BOONE LIFE: Couple marks a decade of goat cheesemaking

Thursday, May 19, 2011 | 6:00 p.m. CDT; updated 5:06 p.m. CDT, Friday, May 20, 2011

HARRISBURG — Ken and Jenn Muno, owners of Goatsbeard Farm, live on an 80-acre farm with their two children, two dogs, one cow, chickens, ducks and about 60 dairy goats.

Between taking care of their children and maintaining the farm and the goat herd, they find time to make fresh and aged goat cheese that they have sold in Boone County and around Missouri for 10 years.

“We say we’re a pasture-based, sustainable family farm, so our aim is to use our pastures to feed our goats and get them out into the fresh air, to use as many sustainable methods as we can in our farming and to teach our children to take care of the land, and to know and love the land,” Jenn Muno said.

Before coming to Missouri, the couple met while selling cheese at Zingerman’s Deli in Ann Arbor, Mich.

“It was sort of like the school of cheese," Jenn Muno said. "We learned all about small dairies in the United States and around the world and fell in love with goat cheese and each other. It just sort of progressed from there."

After Jenn Muno’s father took a job at MU, the couple followed. Jenn Muno's parents were interested in helping start the farm and have played an active part. The Munos have also hired four part-time employees who help with daily chores and the cheesemaking process. With so many tasks, including the cheesemaking, goat husbandry, veterinary care, milking, pasture care, accounting and marketing, the Munos said they could not do it alone.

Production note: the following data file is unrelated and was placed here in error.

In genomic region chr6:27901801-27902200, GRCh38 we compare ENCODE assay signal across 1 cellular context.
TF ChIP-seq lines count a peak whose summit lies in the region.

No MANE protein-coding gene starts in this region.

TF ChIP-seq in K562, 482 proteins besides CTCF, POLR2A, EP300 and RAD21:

“That’s what I really like about farmstead cheesemaking is that there are so many things that we have to know how to do, and after 10 years we’ve figured out, luckily, a lot of what it takes to keep the goats healthy,” Jenn Muno said.

Ken is the primary cheesemaker at Goatsbeard, and over the years he has developed his own recipes. He built up his cheesemaking experience as an apprentice at two dairies in California and Massachusetts and by taking dairy science classes. To keep the cheeses local, the couple has named them after locations in the region such as the Moniteau Blue, Prairie Bloom and Taum Sauk.

“I know our cheese is the freshest goat cheese anyone can find in the area, and we have a lot of unique cheeses,” Jenn Muno said.

The Munos have won honors for their cheese from the American Cheese Society. Their Prairie Bloom cheese and marinated fresh round have placed third in the society's competitions.

“This is our 10th year, and we’re pretty excited about that. It’s sort of an exhausted, excited feeling,” Jenn Muno said with a laugh.

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